Many women and feminist campaigners will not be surprised by the findings of Her Majesty’s Inspectorate of Constabulary that 26% of rape and other sexual offences are not being recorded. This is amongst the 800,000 cases which are reported to the police but are “no-crimed”. It keeps the statistics low and creates a culture of disbelief about the victim.
The findings make a mockery of the police service being an impartial body supporting all victims of crime. Given the grave failings, the police service is increasingly vulnerable to legal challenge for procedural failings and a culture of rampant sexism and hatred of women.
The report reveals the reality of institutional misogyny within the police service. It takes huge courage for rape survivors to come forward in the face of societal stigma and shame. A patriarchal society deems it is a woman’s fault for taking an unlicensed cab; her fault for drinking too much; for walking down a poorly lit street. The perpetrator is never to blame. If a woman seeks recourse to justice there is the added pressure of knowing that her report may never be taken seriously or will be removed from the official records.
The failure of the police to take crimes against women seriously is one piece of the narrative. What of the cases of sex discrimination within the police service itself? PC Carol Howard was one of the high profile cases of sex discrimination this year. The findings of the case revealed that the police told staff to destroy records of evidence detailing the discrimination PC Howard experienced.
In these cases – where the police are not taking female victims seriously, and where there is a campaign to undermine and destroy the professional career of female staff – the police are shown to be partial, unjust and institutionally failing in protecting female victims or protecting the dignity of its female staff.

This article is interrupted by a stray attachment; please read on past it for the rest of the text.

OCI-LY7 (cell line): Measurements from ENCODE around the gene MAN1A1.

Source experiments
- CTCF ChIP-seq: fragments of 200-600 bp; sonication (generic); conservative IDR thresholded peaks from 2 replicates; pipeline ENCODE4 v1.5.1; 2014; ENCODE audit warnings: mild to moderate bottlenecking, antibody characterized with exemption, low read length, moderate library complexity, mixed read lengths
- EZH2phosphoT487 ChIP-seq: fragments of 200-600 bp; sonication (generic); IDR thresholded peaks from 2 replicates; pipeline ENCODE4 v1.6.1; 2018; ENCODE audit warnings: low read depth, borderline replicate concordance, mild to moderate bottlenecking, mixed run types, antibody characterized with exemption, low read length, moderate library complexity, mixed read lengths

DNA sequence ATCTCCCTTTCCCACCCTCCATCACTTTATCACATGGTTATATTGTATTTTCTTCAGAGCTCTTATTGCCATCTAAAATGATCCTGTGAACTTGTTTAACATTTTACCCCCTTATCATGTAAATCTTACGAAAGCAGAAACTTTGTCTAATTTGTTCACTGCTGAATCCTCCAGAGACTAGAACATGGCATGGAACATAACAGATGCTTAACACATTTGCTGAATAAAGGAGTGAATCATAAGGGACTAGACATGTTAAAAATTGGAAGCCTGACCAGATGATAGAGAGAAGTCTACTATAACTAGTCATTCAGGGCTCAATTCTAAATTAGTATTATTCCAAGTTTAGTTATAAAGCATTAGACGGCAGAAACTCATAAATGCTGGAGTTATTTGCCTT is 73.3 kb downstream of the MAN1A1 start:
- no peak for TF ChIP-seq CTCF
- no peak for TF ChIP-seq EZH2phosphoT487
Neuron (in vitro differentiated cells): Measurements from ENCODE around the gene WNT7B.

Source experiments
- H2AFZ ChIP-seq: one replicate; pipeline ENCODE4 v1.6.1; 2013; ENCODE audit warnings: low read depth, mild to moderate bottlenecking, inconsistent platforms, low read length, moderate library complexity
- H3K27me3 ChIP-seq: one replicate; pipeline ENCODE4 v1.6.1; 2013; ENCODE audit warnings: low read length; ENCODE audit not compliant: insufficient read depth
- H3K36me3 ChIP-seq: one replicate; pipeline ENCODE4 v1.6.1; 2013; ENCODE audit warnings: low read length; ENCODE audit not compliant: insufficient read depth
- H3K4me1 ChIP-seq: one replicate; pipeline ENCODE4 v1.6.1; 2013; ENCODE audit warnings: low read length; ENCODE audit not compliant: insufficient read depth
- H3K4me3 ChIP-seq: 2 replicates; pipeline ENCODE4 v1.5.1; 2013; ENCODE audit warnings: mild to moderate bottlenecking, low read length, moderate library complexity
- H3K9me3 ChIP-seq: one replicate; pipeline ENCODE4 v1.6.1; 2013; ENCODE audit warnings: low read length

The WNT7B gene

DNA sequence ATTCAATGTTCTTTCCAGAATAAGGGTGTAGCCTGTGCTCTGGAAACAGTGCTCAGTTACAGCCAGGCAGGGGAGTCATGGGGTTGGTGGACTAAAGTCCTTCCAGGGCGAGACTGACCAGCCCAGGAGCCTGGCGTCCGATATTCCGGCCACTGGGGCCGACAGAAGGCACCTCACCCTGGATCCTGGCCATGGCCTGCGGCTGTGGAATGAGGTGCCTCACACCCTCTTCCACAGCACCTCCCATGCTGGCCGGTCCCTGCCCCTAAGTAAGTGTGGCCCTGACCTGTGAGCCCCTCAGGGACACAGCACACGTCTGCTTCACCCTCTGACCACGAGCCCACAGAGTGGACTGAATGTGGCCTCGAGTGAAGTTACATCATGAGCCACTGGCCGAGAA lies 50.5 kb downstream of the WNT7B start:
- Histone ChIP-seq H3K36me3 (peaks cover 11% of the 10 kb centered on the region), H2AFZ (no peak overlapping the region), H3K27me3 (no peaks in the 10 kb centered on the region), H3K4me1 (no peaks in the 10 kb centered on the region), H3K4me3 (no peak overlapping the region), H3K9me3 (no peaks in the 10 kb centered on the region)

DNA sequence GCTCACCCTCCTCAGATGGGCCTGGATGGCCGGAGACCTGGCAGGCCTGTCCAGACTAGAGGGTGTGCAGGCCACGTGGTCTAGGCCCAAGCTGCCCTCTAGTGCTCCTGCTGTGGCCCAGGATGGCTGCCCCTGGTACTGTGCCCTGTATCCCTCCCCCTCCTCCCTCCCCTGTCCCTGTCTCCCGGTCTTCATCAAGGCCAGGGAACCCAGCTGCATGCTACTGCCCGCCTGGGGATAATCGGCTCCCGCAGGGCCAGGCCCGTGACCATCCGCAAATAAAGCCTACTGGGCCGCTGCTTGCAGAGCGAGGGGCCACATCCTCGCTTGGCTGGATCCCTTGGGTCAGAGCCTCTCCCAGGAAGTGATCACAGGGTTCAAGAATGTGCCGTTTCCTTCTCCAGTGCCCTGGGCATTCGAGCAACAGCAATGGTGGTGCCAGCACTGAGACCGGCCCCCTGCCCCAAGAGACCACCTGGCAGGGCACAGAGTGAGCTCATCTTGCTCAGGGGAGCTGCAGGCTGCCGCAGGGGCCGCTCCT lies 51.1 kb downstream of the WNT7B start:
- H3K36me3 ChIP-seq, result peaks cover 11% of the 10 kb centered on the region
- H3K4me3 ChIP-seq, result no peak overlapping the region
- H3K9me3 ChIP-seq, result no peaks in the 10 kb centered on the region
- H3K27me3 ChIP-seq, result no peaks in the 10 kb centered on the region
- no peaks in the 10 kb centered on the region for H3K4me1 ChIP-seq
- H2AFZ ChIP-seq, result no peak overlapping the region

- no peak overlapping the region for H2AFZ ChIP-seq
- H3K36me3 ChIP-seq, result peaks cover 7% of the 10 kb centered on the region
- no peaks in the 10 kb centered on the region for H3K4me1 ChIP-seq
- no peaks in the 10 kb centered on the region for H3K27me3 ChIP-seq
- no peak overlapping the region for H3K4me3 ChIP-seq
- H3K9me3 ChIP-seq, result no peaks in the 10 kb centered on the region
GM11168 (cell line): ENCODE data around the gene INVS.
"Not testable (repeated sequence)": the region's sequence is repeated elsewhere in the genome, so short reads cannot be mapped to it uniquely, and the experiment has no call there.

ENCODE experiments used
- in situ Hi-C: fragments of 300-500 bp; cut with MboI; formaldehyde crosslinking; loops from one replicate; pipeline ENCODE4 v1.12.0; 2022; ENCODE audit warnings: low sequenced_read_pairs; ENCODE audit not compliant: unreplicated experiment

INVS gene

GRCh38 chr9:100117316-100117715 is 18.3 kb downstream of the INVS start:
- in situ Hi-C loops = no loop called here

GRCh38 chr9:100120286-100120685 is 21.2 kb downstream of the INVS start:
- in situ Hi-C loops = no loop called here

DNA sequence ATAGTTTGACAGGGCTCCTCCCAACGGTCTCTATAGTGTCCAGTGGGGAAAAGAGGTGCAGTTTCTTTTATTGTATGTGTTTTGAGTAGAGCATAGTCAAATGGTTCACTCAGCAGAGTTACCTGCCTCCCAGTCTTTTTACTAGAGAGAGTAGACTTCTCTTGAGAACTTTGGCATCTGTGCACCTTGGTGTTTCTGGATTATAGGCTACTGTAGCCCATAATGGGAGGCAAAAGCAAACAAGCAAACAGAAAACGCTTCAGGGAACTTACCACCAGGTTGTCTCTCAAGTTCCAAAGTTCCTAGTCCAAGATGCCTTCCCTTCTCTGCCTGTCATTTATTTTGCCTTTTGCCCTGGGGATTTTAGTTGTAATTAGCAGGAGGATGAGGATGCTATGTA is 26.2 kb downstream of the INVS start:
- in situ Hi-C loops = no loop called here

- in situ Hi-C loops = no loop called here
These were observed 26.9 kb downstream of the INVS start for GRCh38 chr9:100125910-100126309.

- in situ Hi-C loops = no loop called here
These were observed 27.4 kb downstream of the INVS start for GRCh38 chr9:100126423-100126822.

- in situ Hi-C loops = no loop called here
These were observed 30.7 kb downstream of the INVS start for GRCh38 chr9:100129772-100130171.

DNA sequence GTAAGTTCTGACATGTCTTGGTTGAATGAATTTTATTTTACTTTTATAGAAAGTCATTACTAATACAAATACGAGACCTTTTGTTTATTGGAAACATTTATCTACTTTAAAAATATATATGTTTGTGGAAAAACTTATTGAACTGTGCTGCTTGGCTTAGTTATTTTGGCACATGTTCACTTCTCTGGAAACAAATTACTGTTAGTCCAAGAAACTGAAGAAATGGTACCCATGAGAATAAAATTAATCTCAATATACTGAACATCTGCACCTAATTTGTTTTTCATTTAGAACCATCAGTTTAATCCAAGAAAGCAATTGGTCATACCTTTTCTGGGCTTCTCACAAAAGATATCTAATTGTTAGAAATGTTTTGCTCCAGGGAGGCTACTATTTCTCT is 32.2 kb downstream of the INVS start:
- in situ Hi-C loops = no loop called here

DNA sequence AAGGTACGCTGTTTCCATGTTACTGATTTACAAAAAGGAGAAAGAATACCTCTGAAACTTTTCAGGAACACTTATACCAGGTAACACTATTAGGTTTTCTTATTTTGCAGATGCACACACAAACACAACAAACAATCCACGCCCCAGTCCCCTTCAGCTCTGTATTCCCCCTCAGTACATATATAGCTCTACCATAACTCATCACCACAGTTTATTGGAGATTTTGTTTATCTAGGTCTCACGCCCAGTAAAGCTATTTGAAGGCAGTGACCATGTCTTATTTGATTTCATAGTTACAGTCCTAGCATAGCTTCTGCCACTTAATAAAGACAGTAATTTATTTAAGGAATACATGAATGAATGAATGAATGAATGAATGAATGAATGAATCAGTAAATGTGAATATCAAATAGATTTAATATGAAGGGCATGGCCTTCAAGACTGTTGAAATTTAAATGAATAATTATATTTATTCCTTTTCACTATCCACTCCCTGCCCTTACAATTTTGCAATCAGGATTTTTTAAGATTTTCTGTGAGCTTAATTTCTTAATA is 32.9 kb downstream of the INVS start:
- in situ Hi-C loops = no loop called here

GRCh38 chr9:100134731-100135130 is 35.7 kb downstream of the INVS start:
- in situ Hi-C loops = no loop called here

The police are bound by equality law and must ensure they are not unlawfully discriminating against groups named in the Equality Act 2010, including women. They were found in breach of that when it came to PC Carol Howard. The HMIC’s findings indicate that they are also failing to protect women when they report cases of sexual violence.
The police need to make huge changes including increasing its diversity at the highest levels, not just on gender but on race and disability. A more representative workforce will reflect the community it seeks to serve. Most important, there needs to be a change in culture: policies are only as effective if there is the culture of believing victims and challenging institutional misogyny that pervades the police service.
Otherwise, similar to the Fawcett’s Society’s challenge to the coalition’s government’s budget, which was seen to unfairly and disproportionately impact women, the police service is open to the charge that, through their reporting processes and culture, they are unfairly discriminating against women. Specifically, women are being treated differently to men when they take cases to the police: they are disbelieved; their cases are not recorded or their cases are being removed.
If there is a legal challenge to the police service it will hold the service to public scrutiny and lay bare how women are being failed on a daily basis.
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Huma Munshi is a writer and poet. She is passionate about addressing inequality through her writing. She writes about feminism, tackling honour based violence, forced marriage, mental illness, culture and activism, She is a regular contributor for the F-Word, Open Democracy and Time to Change. You can follow her on Twitter at @Huma101 She sees writing as a mechanism to overcome trauma and connect with others.